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No brand can afford to stand still: Why we refreshed the 6rs brand

by Cass
by Peter Cass
Hand drawn blob

A wholesale overhaul of your brand and marketing can be a daunting prospect, even for a creative agency. Here our Creative Director, Peter Cass, explains why inertia is the enemy of any good business and why the time was right to update the 6rs brand.

Why did you decide that the 6rs brand needed an update?

We’re always telling companies that they need to be thinking ahead and evolving their brands, rather than becoming complacent or stagnant. Don’t wait until you have a problem; stay ahead of the curve and keep offering your clients and team something new. I like to think we lead by example, so I felt the start of a new decade was the perfect time to give the brand and website a new look and feel to keep it fresh and interesting.

What inspired the new 6rs brand refresh and the design of the new company website?

Ideas are integral to everything we do and that’s the central theme. It’s all about being creative and having a bit of fun with it. I wanted our marketing to have some real personality and celebrate what’s unique about us. Trying to fit in is overrated and no one ever stood out by trying to blend in, did they?! The shapes, textures and graphics we’ve created are all about the creative process we adopt and the importance of it. It’s given us an opportunity to be a lot more engaging, especially on the website, where we wanted the experience with the brand to be more interactive and immersive.

Why do you think it’s important for brands to keep evolving the way they present themselves?

Inertia is the enemy of any good business and standing still will kill a brand. People can become disengaged with brands very easily these days and their faith can be shaken quickly if they perceive it to be offering the same old experience and not moving with the times, even if it’s a brand they have been loyal to in the past. We see a lot of companies adopt the ‘If it ain’t broke…’ mentality, only to discover they have suddenly been overtaken by their competitors while they were sleeping! Evolving the brand keeps the proposition fresh and that will engage clients and motivate staff. No one wants to buy from, or work for, a brand that doesn’t invest in itself or strive to be better.

 

You have to ask yourselves some tough questions and really be clear on what you want to achieve. The quality of the brief you set yourself will have a major impact on the end result.

 

What are the main challenges for brands these days?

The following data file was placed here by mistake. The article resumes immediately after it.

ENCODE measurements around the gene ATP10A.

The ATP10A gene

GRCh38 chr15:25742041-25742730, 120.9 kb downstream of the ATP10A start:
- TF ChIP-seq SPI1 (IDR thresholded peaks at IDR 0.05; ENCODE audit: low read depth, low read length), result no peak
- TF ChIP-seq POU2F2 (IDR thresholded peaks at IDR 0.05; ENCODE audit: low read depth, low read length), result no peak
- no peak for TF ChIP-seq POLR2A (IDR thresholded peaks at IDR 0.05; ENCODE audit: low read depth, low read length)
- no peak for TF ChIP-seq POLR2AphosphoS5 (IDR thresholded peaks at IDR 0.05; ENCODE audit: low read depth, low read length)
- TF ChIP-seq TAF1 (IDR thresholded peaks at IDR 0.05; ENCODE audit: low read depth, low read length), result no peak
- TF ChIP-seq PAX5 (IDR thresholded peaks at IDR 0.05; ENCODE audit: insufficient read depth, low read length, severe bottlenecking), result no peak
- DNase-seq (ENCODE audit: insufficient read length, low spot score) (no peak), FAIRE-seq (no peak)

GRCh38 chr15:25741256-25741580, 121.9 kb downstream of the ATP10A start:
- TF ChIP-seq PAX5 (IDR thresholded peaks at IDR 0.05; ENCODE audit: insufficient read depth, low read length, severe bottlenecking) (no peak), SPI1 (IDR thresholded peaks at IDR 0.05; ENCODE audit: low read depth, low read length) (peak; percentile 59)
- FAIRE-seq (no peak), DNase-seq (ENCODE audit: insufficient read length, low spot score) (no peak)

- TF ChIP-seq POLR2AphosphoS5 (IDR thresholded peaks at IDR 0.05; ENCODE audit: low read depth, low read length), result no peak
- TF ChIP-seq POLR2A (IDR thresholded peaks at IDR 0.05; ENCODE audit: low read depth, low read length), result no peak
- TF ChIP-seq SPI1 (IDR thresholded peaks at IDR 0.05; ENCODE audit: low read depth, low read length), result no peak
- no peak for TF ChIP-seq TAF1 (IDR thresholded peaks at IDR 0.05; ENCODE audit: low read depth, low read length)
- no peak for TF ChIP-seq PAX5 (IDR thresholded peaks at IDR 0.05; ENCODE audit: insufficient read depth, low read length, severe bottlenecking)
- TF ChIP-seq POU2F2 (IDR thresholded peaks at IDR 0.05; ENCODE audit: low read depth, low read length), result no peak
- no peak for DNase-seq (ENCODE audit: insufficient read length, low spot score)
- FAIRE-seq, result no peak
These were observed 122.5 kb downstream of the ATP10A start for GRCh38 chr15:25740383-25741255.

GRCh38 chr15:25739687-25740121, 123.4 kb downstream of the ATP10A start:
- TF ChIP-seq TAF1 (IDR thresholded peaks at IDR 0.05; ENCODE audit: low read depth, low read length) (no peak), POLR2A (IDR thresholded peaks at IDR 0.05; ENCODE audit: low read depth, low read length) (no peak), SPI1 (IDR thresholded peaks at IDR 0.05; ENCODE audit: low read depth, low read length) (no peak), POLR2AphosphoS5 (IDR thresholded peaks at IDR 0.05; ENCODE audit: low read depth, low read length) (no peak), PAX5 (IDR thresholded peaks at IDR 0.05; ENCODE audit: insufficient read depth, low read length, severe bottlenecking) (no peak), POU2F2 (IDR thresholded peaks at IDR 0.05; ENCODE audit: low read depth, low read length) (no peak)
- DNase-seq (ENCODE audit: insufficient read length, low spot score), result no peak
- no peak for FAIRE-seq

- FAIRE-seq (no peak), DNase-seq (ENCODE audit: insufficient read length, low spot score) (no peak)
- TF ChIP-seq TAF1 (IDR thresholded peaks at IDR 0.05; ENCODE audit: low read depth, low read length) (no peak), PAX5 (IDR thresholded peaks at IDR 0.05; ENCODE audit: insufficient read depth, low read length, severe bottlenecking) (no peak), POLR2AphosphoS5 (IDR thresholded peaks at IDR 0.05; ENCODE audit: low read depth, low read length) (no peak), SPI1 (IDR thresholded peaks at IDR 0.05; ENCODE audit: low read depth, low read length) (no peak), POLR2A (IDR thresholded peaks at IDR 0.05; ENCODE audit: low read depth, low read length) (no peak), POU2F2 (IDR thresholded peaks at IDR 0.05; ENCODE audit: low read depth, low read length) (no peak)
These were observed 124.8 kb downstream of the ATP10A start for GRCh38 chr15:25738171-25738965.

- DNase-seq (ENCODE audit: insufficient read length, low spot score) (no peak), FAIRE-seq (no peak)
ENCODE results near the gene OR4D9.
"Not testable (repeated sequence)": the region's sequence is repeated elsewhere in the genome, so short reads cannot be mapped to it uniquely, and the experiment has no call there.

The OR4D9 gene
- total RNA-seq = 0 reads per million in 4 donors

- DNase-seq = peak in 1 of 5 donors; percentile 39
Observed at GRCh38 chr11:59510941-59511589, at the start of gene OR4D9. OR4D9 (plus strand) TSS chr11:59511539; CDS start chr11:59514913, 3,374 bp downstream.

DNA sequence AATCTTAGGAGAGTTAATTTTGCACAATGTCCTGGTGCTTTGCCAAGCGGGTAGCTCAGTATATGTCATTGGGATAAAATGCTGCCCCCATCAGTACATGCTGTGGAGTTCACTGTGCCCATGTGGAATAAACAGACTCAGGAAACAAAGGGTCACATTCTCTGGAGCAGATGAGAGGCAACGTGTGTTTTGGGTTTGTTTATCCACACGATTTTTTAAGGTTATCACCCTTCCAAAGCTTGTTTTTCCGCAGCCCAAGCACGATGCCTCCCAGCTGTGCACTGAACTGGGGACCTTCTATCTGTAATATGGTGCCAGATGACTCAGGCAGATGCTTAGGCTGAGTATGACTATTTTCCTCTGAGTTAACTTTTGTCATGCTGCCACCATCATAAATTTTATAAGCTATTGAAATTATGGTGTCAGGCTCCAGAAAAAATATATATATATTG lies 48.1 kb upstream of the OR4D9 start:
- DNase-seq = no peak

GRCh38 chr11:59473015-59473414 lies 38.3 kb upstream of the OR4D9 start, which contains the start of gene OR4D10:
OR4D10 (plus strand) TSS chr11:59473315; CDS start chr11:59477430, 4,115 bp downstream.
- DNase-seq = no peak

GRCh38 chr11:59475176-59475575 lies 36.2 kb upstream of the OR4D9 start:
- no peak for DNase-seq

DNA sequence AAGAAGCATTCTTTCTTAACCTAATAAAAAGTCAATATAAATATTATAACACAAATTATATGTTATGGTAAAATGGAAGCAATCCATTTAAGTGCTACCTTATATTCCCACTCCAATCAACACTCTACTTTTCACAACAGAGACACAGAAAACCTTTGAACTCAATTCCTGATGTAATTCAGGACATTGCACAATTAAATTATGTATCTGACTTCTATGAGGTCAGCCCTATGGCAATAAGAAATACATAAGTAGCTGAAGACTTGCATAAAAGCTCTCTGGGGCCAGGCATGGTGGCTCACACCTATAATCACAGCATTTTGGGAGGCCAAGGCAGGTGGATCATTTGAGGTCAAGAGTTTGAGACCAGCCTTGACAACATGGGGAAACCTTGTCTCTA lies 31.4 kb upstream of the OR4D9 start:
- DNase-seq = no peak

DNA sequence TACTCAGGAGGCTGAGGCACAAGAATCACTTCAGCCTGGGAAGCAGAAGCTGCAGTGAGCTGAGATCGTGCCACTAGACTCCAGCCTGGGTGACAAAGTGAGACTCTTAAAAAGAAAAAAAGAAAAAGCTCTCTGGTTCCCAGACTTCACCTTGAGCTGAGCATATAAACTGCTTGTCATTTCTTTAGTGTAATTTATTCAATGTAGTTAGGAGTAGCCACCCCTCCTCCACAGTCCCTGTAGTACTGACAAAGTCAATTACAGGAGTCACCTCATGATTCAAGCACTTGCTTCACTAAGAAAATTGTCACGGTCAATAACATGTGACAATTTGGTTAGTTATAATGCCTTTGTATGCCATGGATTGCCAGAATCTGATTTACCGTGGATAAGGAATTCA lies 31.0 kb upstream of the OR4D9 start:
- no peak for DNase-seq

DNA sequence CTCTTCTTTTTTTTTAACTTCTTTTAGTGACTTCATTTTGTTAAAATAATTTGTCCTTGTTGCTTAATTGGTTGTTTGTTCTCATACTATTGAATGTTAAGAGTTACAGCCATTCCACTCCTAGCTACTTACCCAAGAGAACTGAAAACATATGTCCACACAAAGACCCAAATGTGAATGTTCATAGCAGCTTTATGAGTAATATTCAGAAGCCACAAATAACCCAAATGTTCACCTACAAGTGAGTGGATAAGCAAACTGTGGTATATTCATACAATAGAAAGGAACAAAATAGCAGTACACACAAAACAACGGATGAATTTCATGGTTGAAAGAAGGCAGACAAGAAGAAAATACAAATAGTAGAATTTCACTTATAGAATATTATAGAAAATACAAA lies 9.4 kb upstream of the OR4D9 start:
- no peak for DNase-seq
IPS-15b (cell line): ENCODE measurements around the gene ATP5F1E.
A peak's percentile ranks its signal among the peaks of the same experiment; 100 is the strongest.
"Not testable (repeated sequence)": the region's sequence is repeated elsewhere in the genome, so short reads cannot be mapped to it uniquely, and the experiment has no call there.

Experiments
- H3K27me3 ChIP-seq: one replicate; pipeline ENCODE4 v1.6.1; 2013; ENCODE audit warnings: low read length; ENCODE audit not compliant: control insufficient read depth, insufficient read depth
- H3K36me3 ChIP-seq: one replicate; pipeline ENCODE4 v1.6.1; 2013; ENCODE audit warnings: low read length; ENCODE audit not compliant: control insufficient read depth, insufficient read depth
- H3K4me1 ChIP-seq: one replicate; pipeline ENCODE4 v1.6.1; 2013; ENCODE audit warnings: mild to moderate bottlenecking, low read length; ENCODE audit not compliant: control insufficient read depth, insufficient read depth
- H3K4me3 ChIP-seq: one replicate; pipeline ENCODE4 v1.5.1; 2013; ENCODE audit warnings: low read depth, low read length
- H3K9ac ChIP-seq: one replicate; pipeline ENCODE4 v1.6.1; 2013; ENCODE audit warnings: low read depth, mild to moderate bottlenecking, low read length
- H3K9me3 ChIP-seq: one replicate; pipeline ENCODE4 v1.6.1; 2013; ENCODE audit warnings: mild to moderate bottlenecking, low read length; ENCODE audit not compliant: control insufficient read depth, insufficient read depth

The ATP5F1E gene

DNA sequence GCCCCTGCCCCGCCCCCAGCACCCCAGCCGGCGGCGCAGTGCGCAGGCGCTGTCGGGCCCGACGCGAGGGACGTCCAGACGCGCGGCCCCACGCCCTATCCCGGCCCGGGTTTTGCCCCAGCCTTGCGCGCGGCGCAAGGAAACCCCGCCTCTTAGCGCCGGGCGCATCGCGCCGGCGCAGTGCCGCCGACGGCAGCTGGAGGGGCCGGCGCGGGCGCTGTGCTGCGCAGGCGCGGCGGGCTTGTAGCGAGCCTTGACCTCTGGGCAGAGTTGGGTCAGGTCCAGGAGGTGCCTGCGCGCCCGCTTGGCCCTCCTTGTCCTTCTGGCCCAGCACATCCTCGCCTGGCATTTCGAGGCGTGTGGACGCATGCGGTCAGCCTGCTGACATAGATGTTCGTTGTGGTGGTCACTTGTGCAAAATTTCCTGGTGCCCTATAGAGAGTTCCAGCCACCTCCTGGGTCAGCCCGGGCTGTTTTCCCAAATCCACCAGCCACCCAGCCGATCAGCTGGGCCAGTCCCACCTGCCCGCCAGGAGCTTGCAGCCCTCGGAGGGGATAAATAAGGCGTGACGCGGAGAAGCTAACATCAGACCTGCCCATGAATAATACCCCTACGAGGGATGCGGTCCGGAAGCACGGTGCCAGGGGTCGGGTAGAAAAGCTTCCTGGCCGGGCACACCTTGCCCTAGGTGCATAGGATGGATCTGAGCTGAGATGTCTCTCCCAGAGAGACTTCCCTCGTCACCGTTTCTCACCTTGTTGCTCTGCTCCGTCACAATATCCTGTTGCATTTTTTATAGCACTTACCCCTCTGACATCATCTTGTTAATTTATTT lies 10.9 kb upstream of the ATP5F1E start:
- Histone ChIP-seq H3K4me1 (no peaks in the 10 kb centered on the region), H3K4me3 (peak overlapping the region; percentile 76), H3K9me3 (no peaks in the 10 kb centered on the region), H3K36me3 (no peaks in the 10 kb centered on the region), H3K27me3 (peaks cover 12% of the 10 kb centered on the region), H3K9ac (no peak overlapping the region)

Consistency is a big challenge. Branding is far more than just a logo; it’s how you communicate your values and culture, and there are so many touch points for companies to consider. From websites and brochures, to email footers and the office environment, it’s all brand. Getting a consistent tone of voice and house style going across all those channels is really important.

A lot of challenges can end up being great opportunities. For example, developments in tech are constantly providing new platforms for brands to market themselves and create dialogue with their customers. The brand just needs to be in a position to embrace these opportunities. I see a lot of businesses trying to shoe-horn their existing brand in to social media, without considering how it could be adapted to better suit the platform. Surely you want your brand to look at home on social media, rather than looking like it’s just trying to play catch up?

Is it harder working on your own brand and website?

Err, yes! Doing things for yourself is always a challenge and we see a lot of clients struggle with that side of things. You have to ask yourselves some tough questions and really be clear on what you want to achieve. The quality of the brief you set yourself will have a major impact on the end result. Of course, we have the added pressure of being a design agency!

When we talk about brand, what does that encompass?

I’d say the starting point is your values and culture. What’s your brand personality and what do you stand for? Everything has to stem from that. Once you have that in place, it’s a case of working out how you want to ‘sound on the page’. What’s your tone of voice going to be like? Are you formal or informal? What sort of language do you use?

Then it’s on to key components like colours and fonts and building a visual style that will work across all of your marketing platforms. We’ve created a lot of graphics and illustrations for our brand too. They help us tell the right story and get our personality across. These are the things that people begin to associate with your brand as you use them consistently on social media etc.

What would you say to people who are worried about refreshing their brand and website?

It’s worth the investment. Just consider the cost of doing nothing!

 

A Good Idea graphic
  • Name Peter Cass
  • Position Creative Director
  • ID #0007H
  • Posts 2